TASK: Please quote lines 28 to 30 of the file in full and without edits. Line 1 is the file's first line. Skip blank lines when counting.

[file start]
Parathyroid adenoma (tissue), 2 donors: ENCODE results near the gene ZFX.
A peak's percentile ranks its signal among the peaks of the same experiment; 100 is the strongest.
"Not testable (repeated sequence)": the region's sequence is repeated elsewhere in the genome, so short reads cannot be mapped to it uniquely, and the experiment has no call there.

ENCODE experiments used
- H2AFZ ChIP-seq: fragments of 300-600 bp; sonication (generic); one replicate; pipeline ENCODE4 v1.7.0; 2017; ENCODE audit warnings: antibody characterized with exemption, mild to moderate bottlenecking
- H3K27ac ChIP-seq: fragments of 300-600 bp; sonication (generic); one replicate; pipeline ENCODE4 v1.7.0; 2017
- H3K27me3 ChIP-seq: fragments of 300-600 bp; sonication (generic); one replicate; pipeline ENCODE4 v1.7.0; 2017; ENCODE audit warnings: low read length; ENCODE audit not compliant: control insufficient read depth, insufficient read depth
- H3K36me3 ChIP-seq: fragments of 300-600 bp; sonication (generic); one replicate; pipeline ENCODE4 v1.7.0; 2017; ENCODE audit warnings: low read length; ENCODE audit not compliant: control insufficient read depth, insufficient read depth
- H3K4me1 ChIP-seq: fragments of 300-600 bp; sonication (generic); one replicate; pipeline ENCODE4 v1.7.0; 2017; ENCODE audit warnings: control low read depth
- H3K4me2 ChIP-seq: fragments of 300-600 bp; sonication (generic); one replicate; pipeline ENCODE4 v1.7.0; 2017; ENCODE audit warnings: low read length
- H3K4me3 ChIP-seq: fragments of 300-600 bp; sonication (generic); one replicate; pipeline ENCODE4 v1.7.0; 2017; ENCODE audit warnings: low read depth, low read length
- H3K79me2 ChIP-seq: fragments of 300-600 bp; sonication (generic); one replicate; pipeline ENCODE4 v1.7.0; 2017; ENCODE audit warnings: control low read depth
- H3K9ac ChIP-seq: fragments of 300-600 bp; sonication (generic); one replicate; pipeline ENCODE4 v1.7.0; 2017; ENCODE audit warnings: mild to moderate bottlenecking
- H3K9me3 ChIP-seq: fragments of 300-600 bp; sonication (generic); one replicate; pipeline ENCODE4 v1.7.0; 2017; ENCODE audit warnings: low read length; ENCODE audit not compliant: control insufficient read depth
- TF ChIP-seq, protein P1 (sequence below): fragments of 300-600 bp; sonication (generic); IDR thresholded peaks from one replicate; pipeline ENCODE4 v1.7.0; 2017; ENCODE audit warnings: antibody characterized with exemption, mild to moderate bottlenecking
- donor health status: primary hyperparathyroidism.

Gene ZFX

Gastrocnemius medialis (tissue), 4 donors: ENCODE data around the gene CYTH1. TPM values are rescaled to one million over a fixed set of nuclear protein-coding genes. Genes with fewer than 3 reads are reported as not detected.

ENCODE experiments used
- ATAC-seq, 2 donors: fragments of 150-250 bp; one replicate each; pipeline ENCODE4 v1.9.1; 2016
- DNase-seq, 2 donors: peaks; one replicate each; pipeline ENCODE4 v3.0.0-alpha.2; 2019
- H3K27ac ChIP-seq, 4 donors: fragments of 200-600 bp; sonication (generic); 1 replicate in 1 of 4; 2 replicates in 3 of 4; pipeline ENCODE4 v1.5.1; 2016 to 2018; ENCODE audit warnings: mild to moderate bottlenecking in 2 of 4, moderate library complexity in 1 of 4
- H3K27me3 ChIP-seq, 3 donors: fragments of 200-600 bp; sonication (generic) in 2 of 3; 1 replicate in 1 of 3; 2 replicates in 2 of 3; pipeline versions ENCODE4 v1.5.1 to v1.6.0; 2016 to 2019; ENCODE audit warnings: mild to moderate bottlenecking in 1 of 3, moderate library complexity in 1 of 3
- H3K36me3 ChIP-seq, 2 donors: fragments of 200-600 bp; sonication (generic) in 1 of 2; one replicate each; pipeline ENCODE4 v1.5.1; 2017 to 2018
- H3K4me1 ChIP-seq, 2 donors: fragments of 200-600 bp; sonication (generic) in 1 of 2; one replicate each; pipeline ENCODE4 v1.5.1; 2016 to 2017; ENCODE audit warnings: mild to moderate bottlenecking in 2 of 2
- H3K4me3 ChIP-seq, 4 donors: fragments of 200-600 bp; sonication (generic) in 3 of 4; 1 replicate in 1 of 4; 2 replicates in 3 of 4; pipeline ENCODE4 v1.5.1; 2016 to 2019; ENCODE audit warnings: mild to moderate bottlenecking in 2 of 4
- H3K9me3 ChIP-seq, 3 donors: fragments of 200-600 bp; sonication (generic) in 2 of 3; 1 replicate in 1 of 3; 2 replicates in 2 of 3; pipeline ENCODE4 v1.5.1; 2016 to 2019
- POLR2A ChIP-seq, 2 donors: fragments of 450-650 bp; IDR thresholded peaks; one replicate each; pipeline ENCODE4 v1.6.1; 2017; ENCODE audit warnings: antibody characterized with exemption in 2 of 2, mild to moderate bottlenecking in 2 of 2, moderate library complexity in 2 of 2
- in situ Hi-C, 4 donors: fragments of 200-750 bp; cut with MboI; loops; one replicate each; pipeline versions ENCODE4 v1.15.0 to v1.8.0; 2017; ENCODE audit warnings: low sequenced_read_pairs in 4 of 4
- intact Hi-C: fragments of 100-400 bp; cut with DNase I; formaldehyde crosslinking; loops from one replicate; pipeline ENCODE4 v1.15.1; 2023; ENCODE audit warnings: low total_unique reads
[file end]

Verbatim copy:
- POLR2A ChIP-seq, 2 donors: fragments of 450-650 bp; IDR thresholded peaks; one replicate each; pipeline ENCODE4 v1.6.1; 2017; ENCODE audit warnings: antibody characterized with exemption in 2 of 2, mild to moderate bottlenecking in 2 of 2, moderate library complexity in 2 of 2
- in situ Hi-C, 4 donors: fragments of 200-750 bp; cut with MboI; loops; one replicate each; pipeline versions ENCODE4 v1.15.0 to v1.8.0; 2017; ENCODE audit warnings: low sequenced_read_pairs in 4 of 4
- intact Hi-C: fragments of 100-400 bp; cut with DNase I; formaldehyde crosslinking; loops from one replicate; pipeline ENCODE4 v1.15.1; 2023; ENCODE audit warnings: low total_unique reads